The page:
The true cost of gold

Humphrey Hawksley

The illegal export of minerals and metals from the Democratic Republic of Congo has helped fuel the ongoing war in the east of the country. The implementation of international and domestic initiatives aimed at restricting the sale and use of ‘conflict minerals’ is forcing multinational companies to clean up their supply chains.

Each year, an estimated $1 billion worth of gold is extracted from a remote and conflict ridden part of Africa and sold on the international black market. Gold has a high value and is easy to melt down and hide, so where it ends up is anyone’s guess. It is also a resilient conductor of electricity, so one of its destinations is as part of mobile phones, computers and other everyday gadgets. That place is the eastern region of the Democratic Republic of Congo, and the revenue from these illicit gold sales helps fund rival militias who have waged wars that have killed an estimated 6 million people during the past 15 years. Together with other ‘conflict minerals’ (and metals) such as tin, tantalum and coltan, the illegal trade in gold has become the focus of a global experiment on how to end the cycle of violence and poverty in certain areas of the developing world.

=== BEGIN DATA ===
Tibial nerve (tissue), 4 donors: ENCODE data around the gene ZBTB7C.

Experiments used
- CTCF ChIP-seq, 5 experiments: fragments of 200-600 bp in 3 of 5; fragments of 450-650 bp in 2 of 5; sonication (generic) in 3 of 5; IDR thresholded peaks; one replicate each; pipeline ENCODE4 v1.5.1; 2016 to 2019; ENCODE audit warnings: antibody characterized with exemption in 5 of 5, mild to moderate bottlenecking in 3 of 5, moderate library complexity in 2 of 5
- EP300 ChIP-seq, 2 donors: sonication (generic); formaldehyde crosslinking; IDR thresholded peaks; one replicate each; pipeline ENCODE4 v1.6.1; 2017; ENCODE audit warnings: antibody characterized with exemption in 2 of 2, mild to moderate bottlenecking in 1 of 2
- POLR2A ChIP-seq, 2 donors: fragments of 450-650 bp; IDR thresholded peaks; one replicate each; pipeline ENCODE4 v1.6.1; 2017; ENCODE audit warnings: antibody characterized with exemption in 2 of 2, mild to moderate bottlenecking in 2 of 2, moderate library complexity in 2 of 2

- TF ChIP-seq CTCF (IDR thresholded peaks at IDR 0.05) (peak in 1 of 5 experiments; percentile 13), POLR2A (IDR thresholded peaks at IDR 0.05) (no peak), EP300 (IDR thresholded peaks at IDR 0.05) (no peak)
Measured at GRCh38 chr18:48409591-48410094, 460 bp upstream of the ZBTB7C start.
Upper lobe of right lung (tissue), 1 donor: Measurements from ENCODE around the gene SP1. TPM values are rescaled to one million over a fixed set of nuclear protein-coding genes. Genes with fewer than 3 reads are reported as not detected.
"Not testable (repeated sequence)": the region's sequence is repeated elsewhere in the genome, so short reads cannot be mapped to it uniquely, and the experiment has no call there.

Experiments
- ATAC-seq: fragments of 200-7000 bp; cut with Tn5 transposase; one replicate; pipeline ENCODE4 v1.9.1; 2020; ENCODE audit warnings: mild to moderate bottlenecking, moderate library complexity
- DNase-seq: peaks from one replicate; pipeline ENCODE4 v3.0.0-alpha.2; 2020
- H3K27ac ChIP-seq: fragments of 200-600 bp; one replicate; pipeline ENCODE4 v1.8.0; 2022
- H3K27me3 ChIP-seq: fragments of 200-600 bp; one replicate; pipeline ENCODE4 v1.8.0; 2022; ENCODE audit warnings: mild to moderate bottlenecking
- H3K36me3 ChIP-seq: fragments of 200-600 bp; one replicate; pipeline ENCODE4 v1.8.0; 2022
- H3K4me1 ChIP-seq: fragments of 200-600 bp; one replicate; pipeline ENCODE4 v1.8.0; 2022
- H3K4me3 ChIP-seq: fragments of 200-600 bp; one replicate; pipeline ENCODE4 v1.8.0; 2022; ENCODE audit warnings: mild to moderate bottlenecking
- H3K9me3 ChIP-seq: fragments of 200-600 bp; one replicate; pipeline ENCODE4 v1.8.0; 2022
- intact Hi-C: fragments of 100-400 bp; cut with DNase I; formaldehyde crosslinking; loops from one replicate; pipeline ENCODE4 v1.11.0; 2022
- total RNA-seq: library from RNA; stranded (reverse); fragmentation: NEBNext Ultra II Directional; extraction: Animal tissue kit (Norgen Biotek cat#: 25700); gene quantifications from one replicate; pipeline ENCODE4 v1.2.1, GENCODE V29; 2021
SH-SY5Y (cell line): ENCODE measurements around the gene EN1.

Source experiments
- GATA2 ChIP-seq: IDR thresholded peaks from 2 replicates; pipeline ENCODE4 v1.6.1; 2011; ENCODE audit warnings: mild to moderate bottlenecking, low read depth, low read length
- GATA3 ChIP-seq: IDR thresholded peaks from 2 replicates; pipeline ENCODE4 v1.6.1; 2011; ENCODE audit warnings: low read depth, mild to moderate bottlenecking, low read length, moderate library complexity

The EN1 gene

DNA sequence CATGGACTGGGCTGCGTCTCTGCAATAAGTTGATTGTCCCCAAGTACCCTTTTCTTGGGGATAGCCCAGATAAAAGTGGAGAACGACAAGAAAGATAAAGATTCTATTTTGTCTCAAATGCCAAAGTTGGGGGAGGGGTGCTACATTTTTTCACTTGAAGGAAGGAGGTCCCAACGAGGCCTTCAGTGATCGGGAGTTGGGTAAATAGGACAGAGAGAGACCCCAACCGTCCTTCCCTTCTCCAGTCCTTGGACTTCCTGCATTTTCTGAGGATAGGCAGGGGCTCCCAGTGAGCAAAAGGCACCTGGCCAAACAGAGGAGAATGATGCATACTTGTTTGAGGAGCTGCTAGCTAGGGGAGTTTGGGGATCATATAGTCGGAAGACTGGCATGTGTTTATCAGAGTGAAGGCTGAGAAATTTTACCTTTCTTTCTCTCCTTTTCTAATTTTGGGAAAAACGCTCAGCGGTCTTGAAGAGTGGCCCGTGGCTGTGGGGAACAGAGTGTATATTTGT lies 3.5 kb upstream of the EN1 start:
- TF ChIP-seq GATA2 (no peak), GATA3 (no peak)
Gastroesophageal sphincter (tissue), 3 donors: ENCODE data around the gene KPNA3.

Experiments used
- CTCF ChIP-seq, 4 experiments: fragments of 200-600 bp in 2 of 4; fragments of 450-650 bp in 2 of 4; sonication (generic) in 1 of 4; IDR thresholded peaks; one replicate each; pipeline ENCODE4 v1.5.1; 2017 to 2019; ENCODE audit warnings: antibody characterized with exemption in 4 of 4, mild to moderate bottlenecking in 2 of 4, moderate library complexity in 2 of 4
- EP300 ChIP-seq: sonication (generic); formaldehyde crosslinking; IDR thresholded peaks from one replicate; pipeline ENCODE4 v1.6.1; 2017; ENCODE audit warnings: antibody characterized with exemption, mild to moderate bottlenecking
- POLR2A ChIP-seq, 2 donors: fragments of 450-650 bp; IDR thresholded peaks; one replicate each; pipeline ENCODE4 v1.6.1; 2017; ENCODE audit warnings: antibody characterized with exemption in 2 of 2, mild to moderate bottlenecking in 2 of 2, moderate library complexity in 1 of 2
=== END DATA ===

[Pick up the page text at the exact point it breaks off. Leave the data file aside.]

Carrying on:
A lengthy UN investigation into conflict minerals has now established a link between killing and exploitation in developing countries that leads directly to appliances in our homes. The issue is not confined to eastern Congo, but this is a region that could provide a laboratory for positive change. The UN has reported details of illegal trading routes from eastern Congo to destinations outside Africa. The networks are made up of businessmen and military figures who exploit high levels of corruption and use false documentation. For example, only 15 percent of the gold passing through Uganda is properly documented, and the UN has had difficulty getting information from the government and the private sector in Dubai, where much of the gold is processed. In all, eastern Congo generates billions of dollars of wealth every year, while the region remains one of the poorest and most unstable places in the world.